First, what can happen if the spring and pump are poorly matched is the spring will not have enough tension and will compress before the pump starts moving down into the cavity. Then you get a hesitation because the pump won't start pumping until the spring has bottomed out. So the spring has to be strong enough to ensure the pump starts moving first before the spring starts compressing. That's why the spring we use the most has thick coils to be strong enough, but not so many coils that it will go into coil bind.

Metering Rod Hangers
Image 18 shows a selection of hangers for the metering rods. As we move down the picture, the hole location in the hangers move down as well. The hangers are sorted by a letter that's stamped on them, and basically, the higher the hole, the higher the letter. It starts at "B" and goes all the way down to "Y" and each moves the hole in an increment of 0.005-inch.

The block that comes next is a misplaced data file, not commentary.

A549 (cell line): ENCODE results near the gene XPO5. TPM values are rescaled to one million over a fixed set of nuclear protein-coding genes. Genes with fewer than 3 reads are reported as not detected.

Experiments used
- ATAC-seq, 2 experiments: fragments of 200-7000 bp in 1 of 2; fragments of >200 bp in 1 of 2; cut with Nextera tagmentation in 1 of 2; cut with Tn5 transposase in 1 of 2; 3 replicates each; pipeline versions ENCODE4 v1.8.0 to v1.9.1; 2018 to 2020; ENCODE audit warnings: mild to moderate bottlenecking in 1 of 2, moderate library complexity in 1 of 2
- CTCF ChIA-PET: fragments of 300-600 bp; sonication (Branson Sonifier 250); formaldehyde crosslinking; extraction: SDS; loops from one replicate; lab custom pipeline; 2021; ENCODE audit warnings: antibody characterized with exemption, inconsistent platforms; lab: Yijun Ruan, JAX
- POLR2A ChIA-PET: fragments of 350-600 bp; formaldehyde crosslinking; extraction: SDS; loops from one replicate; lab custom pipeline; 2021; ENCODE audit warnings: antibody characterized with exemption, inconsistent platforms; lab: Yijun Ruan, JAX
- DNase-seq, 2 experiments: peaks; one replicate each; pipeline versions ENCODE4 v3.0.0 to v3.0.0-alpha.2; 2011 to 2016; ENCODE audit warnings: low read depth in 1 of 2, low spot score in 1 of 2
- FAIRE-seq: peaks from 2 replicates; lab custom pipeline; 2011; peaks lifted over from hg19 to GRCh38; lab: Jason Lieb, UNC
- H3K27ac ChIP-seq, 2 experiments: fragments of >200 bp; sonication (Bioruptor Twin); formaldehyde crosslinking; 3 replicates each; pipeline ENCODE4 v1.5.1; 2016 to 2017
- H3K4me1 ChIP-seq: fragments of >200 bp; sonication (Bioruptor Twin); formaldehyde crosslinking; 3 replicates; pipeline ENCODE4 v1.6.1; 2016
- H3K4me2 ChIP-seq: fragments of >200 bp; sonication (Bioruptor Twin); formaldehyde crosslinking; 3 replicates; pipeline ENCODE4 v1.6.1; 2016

One way to take advantage of this is, say when the secondaries begin to open you have an overly rich condition. You can use the hanger to locate the metering rod down deeper into the jet, and that will lean out the initial fuel curve as the secondaries begin to open. So, combine that with the different styles of metering rods with the different tapers and you can just about come up with any type of fuel curve that you need.

Well, there you have it. Take these tips to the shop and start really tuning on that carb and we'll see you in Victory Lane!